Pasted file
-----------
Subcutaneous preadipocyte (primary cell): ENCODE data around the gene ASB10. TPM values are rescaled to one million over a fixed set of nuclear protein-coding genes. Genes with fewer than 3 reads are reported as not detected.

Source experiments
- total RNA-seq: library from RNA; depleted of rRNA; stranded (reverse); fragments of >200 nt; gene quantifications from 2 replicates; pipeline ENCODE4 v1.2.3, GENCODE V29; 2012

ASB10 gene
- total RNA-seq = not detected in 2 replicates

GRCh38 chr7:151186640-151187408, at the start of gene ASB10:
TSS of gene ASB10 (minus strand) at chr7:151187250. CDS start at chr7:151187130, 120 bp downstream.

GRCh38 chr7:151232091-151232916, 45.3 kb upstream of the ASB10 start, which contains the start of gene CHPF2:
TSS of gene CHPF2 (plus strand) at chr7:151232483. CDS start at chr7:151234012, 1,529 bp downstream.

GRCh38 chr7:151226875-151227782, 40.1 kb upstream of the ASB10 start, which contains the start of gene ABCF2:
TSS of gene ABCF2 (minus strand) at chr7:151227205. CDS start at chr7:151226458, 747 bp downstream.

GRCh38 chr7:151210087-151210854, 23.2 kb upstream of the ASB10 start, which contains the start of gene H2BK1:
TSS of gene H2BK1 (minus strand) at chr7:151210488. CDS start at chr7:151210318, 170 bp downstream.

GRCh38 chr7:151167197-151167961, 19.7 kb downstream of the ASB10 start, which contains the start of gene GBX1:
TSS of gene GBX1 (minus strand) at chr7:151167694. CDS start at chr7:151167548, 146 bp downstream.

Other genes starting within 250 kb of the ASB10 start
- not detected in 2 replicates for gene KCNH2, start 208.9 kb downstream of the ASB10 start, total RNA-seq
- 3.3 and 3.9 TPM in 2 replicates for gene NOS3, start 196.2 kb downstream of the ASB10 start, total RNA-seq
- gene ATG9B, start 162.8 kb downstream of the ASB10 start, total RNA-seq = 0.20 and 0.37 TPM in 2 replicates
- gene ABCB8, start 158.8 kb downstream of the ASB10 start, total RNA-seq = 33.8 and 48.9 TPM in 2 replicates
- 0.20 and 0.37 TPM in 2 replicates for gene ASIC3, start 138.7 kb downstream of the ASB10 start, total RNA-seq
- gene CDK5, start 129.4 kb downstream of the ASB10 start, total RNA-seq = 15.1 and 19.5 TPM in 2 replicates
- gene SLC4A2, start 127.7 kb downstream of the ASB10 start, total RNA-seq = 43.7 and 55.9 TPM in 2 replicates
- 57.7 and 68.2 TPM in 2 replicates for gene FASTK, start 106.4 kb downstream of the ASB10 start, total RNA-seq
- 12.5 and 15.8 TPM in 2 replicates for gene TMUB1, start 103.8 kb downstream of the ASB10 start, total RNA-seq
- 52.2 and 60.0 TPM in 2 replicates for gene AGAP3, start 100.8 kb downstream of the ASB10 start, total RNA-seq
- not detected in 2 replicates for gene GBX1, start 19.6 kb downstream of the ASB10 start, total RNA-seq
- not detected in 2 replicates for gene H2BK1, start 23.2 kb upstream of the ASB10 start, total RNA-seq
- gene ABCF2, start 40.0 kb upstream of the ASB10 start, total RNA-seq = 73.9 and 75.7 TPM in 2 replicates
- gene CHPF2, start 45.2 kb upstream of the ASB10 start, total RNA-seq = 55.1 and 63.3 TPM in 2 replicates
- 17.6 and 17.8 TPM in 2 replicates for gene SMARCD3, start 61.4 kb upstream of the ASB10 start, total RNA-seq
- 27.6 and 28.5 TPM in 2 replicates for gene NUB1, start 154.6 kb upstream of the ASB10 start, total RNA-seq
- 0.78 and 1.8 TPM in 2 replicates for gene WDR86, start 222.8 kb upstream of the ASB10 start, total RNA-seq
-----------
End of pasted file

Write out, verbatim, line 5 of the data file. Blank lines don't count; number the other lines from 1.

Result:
- total RNA-seq = not detected in 2 replicates